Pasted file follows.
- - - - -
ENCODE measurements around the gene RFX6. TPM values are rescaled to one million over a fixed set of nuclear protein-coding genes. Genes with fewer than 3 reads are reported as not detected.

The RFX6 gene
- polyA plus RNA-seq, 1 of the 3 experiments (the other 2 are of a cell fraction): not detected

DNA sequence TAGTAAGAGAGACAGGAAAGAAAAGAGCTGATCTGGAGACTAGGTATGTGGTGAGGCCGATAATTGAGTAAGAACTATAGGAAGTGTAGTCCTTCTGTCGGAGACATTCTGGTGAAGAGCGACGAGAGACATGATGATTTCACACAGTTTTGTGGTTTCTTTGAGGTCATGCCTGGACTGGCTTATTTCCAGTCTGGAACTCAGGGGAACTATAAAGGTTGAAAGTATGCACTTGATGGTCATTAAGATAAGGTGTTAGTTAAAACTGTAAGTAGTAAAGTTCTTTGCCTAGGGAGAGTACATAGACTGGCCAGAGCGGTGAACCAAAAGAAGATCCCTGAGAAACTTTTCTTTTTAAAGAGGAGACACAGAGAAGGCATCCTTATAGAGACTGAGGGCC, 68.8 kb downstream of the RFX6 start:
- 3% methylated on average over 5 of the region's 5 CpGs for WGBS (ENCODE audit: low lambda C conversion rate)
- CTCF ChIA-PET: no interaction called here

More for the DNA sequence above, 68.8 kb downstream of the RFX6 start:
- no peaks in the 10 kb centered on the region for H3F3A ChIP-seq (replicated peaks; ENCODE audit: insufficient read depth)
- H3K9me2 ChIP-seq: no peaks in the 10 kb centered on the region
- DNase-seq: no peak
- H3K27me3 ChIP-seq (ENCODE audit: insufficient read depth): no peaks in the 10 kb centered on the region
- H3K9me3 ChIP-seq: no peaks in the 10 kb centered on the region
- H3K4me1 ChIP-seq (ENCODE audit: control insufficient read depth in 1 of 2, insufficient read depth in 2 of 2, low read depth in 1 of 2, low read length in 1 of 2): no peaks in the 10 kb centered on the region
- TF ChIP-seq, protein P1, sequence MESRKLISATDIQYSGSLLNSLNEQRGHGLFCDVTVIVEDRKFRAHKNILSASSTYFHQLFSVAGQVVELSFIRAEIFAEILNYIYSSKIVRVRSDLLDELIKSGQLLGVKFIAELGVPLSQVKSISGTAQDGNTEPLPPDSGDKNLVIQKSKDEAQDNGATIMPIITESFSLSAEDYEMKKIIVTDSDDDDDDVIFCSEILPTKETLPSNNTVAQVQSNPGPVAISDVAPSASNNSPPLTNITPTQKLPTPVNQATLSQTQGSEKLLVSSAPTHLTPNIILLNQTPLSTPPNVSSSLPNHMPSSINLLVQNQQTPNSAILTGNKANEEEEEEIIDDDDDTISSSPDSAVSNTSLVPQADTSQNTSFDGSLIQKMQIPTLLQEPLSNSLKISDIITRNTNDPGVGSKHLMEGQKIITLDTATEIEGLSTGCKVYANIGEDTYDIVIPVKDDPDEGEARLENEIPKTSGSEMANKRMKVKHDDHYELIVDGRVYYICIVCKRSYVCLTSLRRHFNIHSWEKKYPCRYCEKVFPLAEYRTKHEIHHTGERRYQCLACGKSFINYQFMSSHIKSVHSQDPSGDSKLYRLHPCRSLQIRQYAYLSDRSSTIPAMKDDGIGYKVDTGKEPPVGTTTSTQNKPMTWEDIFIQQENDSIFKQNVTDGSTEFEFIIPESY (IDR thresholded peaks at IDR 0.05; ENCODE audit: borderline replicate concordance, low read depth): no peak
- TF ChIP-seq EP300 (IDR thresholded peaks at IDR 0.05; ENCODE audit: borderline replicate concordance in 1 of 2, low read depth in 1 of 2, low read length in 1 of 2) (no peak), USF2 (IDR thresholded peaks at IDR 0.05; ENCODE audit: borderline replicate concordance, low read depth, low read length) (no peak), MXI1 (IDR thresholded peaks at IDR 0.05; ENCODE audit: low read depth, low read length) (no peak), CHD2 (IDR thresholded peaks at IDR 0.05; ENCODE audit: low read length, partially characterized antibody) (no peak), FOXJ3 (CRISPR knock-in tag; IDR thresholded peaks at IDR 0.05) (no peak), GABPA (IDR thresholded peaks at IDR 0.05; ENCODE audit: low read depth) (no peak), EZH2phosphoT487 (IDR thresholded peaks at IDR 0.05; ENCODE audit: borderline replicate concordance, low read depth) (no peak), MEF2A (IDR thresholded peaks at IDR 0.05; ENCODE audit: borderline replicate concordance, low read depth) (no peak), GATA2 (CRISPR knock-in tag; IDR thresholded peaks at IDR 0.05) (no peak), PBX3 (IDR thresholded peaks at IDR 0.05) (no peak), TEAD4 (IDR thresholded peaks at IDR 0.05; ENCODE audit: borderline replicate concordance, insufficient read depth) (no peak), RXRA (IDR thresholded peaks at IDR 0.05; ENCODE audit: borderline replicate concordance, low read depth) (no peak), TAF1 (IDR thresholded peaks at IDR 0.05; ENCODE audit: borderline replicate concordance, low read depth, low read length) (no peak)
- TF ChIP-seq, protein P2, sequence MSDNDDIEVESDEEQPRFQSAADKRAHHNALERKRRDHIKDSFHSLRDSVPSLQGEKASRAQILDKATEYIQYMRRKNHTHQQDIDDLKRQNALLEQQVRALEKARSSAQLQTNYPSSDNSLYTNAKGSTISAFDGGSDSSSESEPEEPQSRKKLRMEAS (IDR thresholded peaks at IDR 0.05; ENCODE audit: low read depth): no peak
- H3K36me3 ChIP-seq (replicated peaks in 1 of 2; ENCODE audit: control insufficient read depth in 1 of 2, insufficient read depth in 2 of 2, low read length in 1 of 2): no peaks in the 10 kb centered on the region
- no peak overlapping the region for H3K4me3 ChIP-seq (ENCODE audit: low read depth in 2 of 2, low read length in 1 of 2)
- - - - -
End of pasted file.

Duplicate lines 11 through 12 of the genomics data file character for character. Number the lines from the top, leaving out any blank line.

- H3K27me3 ChIP-seq (ENCODE audit: insufficient read depth): no peaks in the 10 kb centered on the region
- H3K9me3 ChIP-seq: no peaks in the 10 kb centered on the region